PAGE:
Remember how I talked about “Grace wins!” two weeks ago? I said that James even shows grace to the believing Pharisees by making some cultural compromises. Don’t eat food polluted by idols, or blood, or strangled animals. James is helping the believers find “common ground.” The believers are following the minimum requirements for being considered a God-fearing Jew, which hopefully puts some of the believing Pharisees’ minds and hearts at ease (Tyndale).
How can we bear with those around us? How can we find common ground as a church community? I’m proud to say I saw us trying to do this last semester as we worked through our Race, Class, and the Kingdom of God study series. We did not all agree. We talked about some really hard things and it was… hard. But we also found some common ground of wanting to make Cornerstone a place where those from other cultures feel welcome. I actually think we found the most common ground down at 10 Kirk St. in Lowell at the Living Waters Center of Hope. While we might not agree how best to build more diversity at Cornerstone, we agreed serving the population in downtown Lowell is something we could all get behind. This required us to bear with one another, to work it out, to try new things, and to show each other grace.
A gracious counterculture is characterized by 1) faith in the Spirit, 2) forbearance (bear with one another)…
3) gospel loyalty
Remember how Peter said we’re all saved by grace? The majority of believers at Jerusalem are unwilling to put the heavy weight of the law on the backs of the Gentiles. The majority of the believers sense the Holy Spirit’s leading to recognize the gospel freedom the Gentiles have in Christ. That being said, it’s not an easy issue. How to treat the Gentiles comes up over and over again throughout the New Testament. It’s a struggle, and the church has to learn how to remain loyal to the gospel.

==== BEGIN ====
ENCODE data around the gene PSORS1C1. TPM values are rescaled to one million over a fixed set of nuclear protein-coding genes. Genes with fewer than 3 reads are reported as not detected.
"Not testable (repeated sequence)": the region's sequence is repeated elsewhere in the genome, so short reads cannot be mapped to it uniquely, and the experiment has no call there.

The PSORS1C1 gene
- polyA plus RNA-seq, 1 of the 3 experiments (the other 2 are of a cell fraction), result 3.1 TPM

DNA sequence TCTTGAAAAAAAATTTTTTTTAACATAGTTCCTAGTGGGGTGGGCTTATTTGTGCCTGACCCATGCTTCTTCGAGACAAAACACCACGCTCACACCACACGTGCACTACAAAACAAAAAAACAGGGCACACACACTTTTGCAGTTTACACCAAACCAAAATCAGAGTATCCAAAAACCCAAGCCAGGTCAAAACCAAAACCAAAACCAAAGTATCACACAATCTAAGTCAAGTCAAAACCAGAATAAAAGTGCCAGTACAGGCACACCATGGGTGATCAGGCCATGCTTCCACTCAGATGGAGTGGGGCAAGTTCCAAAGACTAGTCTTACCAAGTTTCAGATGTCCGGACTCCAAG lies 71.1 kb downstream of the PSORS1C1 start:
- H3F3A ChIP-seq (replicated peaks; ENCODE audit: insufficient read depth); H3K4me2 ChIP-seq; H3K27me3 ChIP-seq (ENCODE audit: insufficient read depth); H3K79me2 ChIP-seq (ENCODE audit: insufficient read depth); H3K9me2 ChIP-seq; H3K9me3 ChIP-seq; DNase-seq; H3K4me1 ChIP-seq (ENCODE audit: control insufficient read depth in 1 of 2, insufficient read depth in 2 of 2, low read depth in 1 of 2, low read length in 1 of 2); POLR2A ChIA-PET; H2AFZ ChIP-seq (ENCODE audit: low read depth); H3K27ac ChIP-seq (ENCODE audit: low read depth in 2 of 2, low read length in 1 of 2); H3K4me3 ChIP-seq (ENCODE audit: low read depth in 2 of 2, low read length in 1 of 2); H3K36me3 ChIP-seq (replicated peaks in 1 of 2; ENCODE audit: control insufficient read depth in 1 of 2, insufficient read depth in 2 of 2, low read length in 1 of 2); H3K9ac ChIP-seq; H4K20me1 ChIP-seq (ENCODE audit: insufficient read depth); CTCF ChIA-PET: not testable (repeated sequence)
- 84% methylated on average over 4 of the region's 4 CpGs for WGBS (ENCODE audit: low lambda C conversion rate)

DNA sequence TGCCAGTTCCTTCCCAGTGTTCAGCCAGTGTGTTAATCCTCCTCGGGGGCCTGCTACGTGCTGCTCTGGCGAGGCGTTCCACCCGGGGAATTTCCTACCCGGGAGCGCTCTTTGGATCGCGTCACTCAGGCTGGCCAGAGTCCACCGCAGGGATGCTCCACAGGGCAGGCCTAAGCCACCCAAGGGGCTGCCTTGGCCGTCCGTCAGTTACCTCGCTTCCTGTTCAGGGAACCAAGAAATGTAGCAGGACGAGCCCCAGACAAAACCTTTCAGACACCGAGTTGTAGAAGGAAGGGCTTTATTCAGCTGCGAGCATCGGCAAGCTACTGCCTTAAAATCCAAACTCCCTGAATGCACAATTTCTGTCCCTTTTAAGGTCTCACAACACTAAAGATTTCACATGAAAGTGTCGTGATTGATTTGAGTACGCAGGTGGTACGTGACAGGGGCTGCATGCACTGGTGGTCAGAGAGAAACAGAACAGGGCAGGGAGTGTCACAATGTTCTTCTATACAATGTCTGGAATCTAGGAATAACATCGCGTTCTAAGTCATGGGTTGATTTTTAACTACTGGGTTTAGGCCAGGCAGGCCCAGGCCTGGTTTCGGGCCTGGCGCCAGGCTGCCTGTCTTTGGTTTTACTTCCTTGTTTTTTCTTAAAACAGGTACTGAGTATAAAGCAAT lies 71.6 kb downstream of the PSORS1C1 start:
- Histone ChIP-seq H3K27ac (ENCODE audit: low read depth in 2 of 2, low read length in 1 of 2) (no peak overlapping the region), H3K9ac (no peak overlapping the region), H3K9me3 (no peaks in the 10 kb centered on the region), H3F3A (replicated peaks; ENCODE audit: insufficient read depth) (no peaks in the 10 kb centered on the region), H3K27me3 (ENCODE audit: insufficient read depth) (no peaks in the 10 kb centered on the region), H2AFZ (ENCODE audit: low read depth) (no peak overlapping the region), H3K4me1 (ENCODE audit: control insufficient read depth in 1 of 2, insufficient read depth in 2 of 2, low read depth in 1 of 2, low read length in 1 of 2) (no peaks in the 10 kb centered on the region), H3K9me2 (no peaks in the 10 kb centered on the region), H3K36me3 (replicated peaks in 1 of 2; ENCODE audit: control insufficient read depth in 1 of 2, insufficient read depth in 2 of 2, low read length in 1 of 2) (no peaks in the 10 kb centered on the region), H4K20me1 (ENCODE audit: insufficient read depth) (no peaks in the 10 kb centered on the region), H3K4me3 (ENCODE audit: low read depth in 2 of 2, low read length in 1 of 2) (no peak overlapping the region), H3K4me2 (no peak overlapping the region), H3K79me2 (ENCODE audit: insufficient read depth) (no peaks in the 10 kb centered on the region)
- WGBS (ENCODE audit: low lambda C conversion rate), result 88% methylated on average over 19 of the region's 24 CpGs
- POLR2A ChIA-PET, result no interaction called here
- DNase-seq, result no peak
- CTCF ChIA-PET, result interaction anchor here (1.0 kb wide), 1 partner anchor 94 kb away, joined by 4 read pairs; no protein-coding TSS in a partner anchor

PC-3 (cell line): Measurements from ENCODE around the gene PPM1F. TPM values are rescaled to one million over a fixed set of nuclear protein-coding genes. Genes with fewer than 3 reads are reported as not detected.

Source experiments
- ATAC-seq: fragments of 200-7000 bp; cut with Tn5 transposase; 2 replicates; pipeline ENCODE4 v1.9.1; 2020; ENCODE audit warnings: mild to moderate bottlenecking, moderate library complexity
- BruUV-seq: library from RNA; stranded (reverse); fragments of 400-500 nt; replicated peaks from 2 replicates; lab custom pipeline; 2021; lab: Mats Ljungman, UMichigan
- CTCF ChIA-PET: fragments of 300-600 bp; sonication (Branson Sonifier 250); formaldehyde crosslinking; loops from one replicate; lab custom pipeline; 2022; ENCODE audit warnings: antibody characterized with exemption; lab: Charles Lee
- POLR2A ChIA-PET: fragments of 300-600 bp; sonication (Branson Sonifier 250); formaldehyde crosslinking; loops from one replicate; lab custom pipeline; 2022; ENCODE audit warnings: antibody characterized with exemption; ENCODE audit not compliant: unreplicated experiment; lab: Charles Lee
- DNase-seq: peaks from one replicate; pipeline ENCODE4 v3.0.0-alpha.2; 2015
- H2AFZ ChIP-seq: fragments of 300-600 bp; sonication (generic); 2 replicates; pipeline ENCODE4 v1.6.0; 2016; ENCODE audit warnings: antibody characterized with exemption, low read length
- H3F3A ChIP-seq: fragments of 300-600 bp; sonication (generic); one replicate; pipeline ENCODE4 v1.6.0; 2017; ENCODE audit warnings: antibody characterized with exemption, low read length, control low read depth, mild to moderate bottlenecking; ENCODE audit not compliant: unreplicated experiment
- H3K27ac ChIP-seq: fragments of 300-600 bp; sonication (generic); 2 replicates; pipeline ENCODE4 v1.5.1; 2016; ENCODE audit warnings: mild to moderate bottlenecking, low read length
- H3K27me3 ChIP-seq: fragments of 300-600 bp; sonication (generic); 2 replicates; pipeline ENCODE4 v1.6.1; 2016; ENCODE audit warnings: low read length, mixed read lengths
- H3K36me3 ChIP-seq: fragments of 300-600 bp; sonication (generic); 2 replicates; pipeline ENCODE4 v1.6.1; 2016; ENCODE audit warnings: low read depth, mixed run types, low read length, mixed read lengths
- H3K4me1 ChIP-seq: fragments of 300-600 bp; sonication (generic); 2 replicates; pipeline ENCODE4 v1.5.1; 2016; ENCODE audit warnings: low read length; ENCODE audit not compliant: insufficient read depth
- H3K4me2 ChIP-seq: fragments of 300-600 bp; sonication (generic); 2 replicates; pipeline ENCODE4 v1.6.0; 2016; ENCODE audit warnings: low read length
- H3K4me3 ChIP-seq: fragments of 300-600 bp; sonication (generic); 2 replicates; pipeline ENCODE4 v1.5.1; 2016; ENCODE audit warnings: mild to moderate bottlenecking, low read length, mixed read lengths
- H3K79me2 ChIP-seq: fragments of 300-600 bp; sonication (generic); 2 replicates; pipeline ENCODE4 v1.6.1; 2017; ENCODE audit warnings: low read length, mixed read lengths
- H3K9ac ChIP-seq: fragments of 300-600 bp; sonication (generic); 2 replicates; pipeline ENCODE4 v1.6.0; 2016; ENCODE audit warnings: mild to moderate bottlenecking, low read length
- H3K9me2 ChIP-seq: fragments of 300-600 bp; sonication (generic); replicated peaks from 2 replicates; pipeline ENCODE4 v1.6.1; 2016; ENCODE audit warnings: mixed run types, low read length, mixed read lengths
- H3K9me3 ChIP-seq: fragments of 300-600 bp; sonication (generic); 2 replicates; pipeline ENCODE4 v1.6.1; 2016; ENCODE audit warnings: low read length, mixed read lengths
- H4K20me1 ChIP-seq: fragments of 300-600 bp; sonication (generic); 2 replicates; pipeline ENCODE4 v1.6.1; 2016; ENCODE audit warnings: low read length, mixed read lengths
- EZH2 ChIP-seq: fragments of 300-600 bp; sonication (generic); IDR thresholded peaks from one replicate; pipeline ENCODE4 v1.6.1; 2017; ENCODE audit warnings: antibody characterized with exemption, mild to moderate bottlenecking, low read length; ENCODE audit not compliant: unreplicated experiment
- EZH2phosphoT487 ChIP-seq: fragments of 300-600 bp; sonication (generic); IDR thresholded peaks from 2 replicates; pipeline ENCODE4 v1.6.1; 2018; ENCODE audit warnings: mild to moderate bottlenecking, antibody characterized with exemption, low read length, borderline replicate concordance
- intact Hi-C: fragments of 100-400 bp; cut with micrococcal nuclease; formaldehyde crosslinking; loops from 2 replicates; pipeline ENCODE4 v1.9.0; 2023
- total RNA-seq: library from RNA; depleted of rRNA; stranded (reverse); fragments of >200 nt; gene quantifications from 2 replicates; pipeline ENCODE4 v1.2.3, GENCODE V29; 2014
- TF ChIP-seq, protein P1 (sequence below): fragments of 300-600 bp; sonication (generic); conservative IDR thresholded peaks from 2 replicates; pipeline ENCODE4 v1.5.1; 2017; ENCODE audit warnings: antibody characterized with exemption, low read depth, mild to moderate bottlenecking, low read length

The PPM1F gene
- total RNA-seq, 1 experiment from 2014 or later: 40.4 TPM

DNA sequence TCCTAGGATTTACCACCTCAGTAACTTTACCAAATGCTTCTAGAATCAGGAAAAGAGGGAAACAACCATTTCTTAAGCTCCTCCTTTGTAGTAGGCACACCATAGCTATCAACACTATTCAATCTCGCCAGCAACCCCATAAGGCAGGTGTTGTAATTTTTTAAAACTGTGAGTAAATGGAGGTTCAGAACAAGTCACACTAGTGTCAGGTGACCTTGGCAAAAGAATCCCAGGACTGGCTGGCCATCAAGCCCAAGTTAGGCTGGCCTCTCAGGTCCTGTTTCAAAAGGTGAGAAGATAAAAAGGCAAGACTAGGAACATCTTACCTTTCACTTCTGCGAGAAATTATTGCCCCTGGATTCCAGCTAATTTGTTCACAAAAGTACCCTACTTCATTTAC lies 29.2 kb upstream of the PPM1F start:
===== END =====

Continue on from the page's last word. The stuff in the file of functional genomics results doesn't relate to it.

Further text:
We don’t know if the believing Pharisees walked away from the Christian community or stayed members of it. But if they did stay, they had to put gospel loyalty above party loyalty (Phil 1:27). As we think about what is going on in our world with all the division and strife, we too have to put gospel loyalty above party loyalty. If we are united in the gospel, it helps us find unity and harmony despite our cultural or political differences.
I listened to youtube video this week where one of the speakers talked about showing up to college to play on the Harvard crimson football team. He said how his parents dropped him off in front of the dorms and he didn’t know where to go. But then other teammates came out, and made room for him. It was because they all wore crimson. They all wore the same colors. They all identified as one. We also all wear crimson too. We wear the crimson blood of Christ. That crimson blood has washed away our sins. As Christians, we need to identify with that crimson banner, no other allegiance but the gospel of Jesus Christ.